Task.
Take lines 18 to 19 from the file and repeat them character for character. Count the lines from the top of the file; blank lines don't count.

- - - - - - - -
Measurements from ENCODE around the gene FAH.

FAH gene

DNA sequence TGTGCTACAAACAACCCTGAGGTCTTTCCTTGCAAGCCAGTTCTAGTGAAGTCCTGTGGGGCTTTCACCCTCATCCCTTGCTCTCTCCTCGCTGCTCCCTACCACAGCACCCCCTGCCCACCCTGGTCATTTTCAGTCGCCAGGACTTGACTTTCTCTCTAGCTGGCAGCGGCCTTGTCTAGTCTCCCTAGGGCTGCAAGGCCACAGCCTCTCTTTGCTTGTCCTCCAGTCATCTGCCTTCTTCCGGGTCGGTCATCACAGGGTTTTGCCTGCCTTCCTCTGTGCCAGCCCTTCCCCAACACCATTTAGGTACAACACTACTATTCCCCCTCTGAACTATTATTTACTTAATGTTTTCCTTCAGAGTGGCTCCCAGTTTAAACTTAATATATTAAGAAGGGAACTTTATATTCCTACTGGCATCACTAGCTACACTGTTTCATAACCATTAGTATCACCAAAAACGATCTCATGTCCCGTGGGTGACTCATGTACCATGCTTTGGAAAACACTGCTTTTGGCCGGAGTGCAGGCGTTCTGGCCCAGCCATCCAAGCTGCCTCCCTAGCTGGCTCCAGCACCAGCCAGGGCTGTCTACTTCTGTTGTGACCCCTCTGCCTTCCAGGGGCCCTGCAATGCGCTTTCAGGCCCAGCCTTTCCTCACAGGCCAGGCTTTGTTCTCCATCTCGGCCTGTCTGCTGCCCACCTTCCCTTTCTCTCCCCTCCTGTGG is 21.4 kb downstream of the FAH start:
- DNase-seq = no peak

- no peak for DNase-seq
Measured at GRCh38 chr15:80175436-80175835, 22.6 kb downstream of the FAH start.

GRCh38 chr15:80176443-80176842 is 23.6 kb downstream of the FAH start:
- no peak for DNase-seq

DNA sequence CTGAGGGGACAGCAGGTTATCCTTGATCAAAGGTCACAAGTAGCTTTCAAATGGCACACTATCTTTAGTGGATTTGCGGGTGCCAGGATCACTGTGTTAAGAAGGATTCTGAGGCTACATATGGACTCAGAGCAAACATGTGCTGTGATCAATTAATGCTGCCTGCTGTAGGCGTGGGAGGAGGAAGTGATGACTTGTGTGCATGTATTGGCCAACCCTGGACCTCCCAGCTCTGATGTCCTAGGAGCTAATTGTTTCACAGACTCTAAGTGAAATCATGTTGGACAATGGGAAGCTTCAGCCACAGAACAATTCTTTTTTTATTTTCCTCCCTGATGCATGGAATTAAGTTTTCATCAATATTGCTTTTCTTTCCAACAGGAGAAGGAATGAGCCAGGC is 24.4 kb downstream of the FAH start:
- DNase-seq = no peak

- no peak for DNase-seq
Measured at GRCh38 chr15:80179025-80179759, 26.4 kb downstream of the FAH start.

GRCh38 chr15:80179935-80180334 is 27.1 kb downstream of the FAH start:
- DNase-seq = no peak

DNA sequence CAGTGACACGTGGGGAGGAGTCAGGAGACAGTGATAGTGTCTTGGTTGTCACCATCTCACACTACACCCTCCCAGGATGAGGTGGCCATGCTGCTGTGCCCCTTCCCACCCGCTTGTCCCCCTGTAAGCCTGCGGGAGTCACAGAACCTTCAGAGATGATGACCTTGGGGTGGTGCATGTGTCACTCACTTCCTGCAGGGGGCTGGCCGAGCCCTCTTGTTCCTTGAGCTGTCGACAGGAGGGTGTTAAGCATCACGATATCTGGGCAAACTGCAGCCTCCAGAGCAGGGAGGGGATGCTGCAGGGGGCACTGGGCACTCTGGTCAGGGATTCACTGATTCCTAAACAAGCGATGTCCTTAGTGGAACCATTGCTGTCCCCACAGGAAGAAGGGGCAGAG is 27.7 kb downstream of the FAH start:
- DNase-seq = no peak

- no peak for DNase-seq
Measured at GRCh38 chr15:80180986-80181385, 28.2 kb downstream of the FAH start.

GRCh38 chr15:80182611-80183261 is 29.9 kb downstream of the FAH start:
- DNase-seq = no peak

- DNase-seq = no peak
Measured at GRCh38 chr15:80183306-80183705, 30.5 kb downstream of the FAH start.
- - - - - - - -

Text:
Measured at GRCh38 chr15:80180986-80181385, 28.2 kb downstream of the FAH start.

GRCh38 chr15:80182611-80183261 is 29.9 kb downstream of the FAH start: